Thread Rating:

Ace
Ace
Joined: Aug 15, 2013
  • Threads: 6
  • Posts: 43
July 11th, 2015 at 11:36:54 AM permalink
I've read that one reason someone might take insurance is to reduce the variance in Blackjack since it's not correlated with the main bet. So always taking insurance raises the house edge by about 30 basis points. But I just ran a calculation and the standard deviation came out .02 higher always taking insurance. Can someone explain how this reduces variance ?
andysif
andysif
Joined: Aug 8, 2011
  • Threads: 23
  • Posts: 433
July 12th, 2015 at 9:38:10 PM permalink
taking insurance ALWAYS get you even money if you have a BJ
Variance is zero.
So the phrase "to reduce variance" only applies when you have a BJ.

if you are not having a BJ then you are betting 3:1 that the hole card is a 10. that's why the variance is higher.
Romes
Romes
Joined: Jul 22, 2014
  • Threads: 28
  • Posts: 5518
July 13th, 2015 at 11:28:40 AM permalink
Your insurance bet isn't directly correlated to your blackjack bet, but both bets are correlated to your bankroll. This will increase bankroll variance because you're betting more. Anytime you're betting more you'll see more variance (your standard deviations will grow). As you correctly pointed out always taking insurance is a horrible idea and as was also pointed out would take away the BJ players biggest advantage: the 3:2 on blackjacks.
Playing it correctly means you've already won.
odiousgambit
odiousgambit
Joined: Nov 9, 2009
  • Threads: 312
  • Posts: 8647
July 13th, 2015 at 1:12:17 PM permalink
I've said it before and I'll say it again, it is *not* true that BJ has high variance as a game. Card counters experience high variance because of the bet spread they employ.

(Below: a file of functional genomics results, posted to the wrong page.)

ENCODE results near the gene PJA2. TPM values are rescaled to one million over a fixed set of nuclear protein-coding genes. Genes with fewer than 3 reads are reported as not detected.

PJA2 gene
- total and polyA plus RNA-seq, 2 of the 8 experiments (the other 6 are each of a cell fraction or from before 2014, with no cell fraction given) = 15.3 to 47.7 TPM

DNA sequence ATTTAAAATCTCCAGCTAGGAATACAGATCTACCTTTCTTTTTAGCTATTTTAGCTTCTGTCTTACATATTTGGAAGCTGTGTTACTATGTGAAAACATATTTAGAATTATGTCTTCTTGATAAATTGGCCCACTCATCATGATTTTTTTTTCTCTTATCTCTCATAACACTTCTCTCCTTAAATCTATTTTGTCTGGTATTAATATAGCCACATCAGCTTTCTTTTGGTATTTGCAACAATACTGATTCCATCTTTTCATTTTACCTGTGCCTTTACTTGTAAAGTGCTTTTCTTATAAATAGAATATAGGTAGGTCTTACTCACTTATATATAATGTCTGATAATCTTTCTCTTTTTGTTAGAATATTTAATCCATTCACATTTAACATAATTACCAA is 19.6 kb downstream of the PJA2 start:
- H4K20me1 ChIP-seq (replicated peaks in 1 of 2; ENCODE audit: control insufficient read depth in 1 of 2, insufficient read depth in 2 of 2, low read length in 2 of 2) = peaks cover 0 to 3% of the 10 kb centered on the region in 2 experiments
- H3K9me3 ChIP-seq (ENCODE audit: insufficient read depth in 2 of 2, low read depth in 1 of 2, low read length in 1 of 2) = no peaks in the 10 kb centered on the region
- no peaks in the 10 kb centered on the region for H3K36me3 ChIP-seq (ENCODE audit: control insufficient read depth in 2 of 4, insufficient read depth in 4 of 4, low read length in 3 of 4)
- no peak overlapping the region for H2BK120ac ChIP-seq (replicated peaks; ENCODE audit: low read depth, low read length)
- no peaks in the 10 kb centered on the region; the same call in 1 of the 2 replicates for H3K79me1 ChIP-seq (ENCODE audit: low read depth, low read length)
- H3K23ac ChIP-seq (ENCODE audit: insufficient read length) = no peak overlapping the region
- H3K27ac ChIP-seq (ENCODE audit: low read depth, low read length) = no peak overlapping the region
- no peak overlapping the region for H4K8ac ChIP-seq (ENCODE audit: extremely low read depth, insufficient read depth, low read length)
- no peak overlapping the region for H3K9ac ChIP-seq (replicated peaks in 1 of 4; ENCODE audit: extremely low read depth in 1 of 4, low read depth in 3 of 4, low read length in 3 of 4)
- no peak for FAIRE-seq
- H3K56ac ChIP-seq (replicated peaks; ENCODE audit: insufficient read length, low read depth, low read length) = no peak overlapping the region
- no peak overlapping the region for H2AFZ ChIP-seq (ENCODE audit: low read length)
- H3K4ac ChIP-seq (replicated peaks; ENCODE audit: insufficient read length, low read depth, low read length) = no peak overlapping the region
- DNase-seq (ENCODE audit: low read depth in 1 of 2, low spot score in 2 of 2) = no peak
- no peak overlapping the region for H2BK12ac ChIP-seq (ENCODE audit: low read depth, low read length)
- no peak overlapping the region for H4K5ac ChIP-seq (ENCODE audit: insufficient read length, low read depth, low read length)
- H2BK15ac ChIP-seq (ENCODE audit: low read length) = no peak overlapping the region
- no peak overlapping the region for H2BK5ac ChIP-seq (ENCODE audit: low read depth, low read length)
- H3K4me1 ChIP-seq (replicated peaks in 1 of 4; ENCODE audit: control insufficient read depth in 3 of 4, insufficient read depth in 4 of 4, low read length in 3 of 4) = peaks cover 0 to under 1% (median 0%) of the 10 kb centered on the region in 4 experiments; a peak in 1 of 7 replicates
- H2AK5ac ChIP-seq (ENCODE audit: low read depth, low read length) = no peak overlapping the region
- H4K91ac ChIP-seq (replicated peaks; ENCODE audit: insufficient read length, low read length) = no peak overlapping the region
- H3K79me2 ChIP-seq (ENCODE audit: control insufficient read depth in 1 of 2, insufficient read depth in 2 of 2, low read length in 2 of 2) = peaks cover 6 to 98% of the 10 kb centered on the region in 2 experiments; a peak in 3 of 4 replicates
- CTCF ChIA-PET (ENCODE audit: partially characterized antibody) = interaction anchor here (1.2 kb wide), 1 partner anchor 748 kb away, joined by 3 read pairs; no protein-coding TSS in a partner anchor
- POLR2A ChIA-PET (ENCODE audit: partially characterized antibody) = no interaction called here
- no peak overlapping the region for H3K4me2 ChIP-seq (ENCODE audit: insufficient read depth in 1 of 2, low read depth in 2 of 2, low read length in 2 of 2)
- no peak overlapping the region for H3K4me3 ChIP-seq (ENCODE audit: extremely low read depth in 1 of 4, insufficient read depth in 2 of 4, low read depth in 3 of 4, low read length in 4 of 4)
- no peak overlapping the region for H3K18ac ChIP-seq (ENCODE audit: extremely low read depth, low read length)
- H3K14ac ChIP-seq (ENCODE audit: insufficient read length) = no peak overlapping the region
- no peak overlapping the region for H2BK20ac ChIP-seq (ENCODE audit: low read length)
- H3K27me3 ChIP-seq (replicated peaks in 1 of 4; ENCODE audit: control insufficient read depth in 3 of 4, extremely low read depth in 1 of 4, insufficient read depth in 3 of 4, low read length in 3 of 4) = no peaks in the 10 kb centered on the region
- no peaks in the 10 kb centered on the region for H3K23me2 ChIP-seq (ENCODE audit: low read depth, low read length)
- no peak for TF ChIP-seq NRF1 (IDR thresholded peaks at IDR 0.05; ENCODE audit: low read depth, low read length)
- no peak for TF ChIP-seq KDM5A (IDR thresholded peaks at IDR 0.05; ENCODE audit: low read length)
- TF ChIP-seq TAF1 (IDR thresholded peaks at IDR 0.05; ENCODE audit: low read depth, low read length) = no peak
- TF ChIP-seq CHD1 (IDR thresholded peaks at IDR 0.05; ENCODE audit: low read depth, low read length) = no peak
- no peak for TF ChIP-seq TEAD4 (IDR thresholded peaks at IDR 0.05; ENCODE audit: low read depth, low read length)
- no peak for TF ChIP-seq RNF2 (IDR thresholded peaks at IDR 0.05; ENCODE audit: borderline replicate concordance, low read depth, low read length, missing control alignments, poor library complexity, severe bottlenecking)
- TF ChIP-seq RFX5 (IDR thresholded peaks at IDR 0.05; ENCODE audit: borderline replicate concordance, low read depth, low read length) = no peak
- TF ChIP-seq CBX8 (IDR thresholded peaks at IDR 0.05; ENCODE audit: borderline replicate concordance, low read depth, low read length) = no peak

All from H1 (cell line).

Don't agree with me? Sorry, this is a known value. The standard deviation is 1.15 [varies depending on rules] according to the Wizard. http://wizardofodds.com/gambling/house-edge/

Generally speaking, this means that notions to decrease the variance are generally misplaced; the recreational flat-betting BJ player desperately needs more variance - yet players come up with ideas all the time to reduce it, like not doubling each and every time it is recommended.
the next time Dame Fortune toys with your heart, your soul and your wallet, raise your glass and praise her thus: “Thanks for nothing, you cold-hearted, evil, damnable, nefarious, low-life, malicious monster from Hell!” She is, after all, stone deaf. ... Arnold Snyder
AceTwo
AceTwo
Joined: Mar 13, 2012
  • Threads: 5
  • Posts: 359
July 13th, 2015 at 1:21:42 PM permalink
Taking Insurance will reduce Variance for Hands that you are likely to win if the dealer does not have BJ, like 20 v A.
And it will increase Variance for Hands that you are likely to lose if the dealer does not have BJ, like 17 v A.

A quick calculation shows variance for 20 v A dropping from around 0.85 to 0.27 AND
For 17 v A increasing from around 0.46 to 0.61

Without insurance your possible outcomes are 1,0,-1.
With insurance they are 0.5, 0 , -0.5, -1.5

With Bad Hands the effect of the -1.5 (ie delear wining without BJ) has more effect on increasing variance as it is more likely.
AceTwo
AceTwo
Joined: Mar 13, 2012
  • Threads: 5
  • Posts: 359
July 13th, 2015 at 1:40:02 PM permalink
Quote: Romes

Your insurance bet isn't directly correlated to your blackjack bet.



The insurance bet is directly correlated to the BJ Bet.
If the 10 comes, that is 30% of the time the dealer will have BJ and your BJ bet will lose and the insurance bet win. (of course depending on your hand the BJ bet will lose additionally to this 30%)
Say in a rich 10 remaining decks this prob increases to 40%, then the above 30% increases to 40% for both BJ and insurance bet.
For the event of a 10 coming the correlation is 100% (1 wins and 1 loses 100% of the time)

And there is correllation if the 10 does not come. Then the Insurance bet loses 100% of the times and the BJ bet wins a high % of the time (which is higher for better hands like 20). The corellation is not 100%, it is less than 100%, but there is corellation.

  • Jump to: